• it's in third person. Now I don't know that this impeded the immediacy of Edge...a new kind of western hero but where the characters are more mannered, it only adds to the stilted effect

    • oh those conjunctions! The fogging index put a stop to this sort of thing. Putting a whole string of thoughts or actions into the one sentence makes it harder to grasp the detail of what is going on

    • here, the novelist's stylistic quirk. He follows a superb clause: 'The poet, who was the nimblest, entering the chamber first, searched the bed, and every other part, but to no purpose; the bird was flown with a rather lesser one: as the impatient reader, who might otherwise have been in pain for her, was before advertised.' In 2004 this just looks clumsy. And the 'postmodern already' (I didn't say that)nod to the reader may not detract from the story in some reader's eyes, but it does distract from the action

      Now the purpose of all this is not to hang shit on Fielding. A non-fiction book I read had the proposition that kings and queens would have given up their cold draughty castles - and all the land that went with it - for a modest suburban home with air conditioning and central heating. Similarly the novelisation of Thunderbolt and Lightfoot is less awkward in its humble construction than this seminal work.

      And this is not action for action's sake; other elements such as comedy and drama, plot and characterisation, are factors. The narrator is too reflective to have action as the central focus. There is much to appreciate:

      • the iconic characters ('the captain, the poet, the player, and three servants') presage their extensive use in the graphic medium and they are well used here as well as well 'drawn'

      • the long-winded way of having the host reveal that they possess no fire-arms adds to the comic effect

      • Joseph, despite a relatively brief part in this passage, makes his presence felt in such a way that we are left in no doubt that he is the protagonist. Having him be the only one with a proper name helps too

      • The captain and the poet - but not the player (perhaps he wasn't such a player after all) - lead the action, even if the poet does bow out at the first sign of violence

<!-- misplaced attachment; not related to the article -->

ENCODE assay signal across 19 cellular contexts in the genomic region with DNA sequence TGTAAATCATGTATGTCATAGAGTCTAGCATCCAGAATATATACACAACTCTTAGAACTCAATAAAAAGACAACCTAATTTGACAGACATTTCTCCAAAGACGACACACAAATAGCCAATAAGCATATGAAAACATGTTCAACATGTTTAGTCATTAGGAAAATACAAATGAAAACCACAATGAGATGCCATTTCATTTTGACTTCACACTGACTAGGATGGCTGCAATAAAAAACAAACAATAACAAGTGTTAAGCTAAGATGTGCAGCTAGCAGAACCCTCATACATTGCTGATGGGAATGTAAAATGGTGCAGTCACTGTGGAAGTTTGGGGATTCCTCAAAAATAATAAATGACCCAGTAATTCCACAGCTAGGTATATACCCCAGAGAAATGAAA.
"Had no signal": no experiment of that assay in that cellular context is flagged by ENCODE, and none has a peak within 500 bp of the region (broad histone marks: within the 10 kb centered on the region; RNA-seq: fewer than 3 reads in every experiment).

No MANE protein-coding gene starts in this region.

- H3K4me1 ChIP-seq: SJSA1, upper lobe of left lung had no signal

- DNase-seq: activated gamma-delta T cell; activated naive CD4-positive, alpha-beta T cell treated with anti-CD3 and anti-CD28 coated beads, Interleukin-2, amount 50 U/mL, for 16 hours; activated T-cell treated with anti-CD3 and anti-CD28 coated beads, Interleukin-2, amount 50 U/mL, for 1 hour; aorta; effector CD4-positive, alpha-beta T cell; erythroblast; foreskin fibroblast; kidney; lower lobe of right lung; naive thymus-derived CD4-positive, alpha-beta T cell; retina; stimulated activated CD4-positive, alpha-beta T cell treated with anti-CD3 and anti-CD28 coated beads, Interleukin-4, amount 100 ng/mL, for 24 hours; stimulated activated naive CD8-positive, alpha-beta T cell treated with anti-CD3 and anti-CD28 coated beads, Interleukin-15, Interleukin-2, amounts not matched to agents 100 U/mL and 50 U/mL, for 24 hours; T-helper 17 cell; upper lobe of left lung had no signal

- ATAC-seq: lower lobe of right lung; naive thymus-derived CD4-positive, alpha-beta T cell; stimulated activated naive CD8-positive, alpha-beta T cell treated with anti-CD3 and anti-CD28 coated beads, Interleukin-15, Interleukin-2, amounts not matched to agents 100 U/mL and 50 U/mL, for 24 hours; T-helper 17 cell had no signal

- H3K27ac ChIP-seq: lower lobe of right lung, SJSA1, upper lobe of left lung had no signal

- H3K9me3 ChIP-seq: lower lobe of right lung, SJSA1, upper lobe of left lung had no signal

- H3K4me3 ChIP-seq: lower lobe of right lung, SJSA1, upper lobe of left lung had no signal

II

      Apart from appearing two centuries later in the development of storytelling and action, comic books have an advantage when it comes to showing action. The panel showing a picture of Captain America encased in a block of ice as Cap recaps, makes the fact it is told in past tense, less distancing.

      Whether a story is in first, second, or third person narrative is rendered moot by the fact that we can see the actions as they unfold. Even in wordless narratives

      Ditto long conjunctions. Unless you make the mistake of filling your comic with blowhard word balloons and excessive commentary, everything is straight to the point. Sometimes the only word at the top of the panel is 'Suddenly..'

      Posted by berko_wills at 5:26 AM NZT
      Updated: Saturday, 4 September 2004 7:20 PM NZT
    Tuesday, 10 August 2004
    Bending the elbow
    Atom, a short guy punching above his weight, is an action hero, as is the Cheyenne Kid; Adam Strange is action (and romance) at the other side of the galaxy, courtesy of a zeta beam; Captain Savage is action at sea and so it goes. Action comics have also featured prominently in Central and South America.

    Superman started out in a series called Action Comics and seventy-five years later is still there.

    Those figurines bearing the likenesses and attributes of the comic character they're molded on are not dolls, toys, or even replicas - they're action figures. And they remain so even if you paint over them.

    Maybe it would be easier to define a comic that wasn't predominantly action-oriented, like Little Audrey.

    II

    For those used to walking into their local video store and poring over the large Action section, this may seem puzzling. Westerns and Martial Arts and War all have their sections. Perhaps we recognise Action by its generic title convention, its wooden acting, its threadbare plot. It is harder to gauge these things when we move to a more static medium, which carries titles like War Is Hell. The tip-off that characters are not being fully nuanced is only evidenced when, for example, the crop of hacks that Tom de Falco brought to Marvel showed every character with teeth gritted.
    And underdeveloped stories are those where the fight scene goes on a tad long and we barely see the main character interacting on other levels.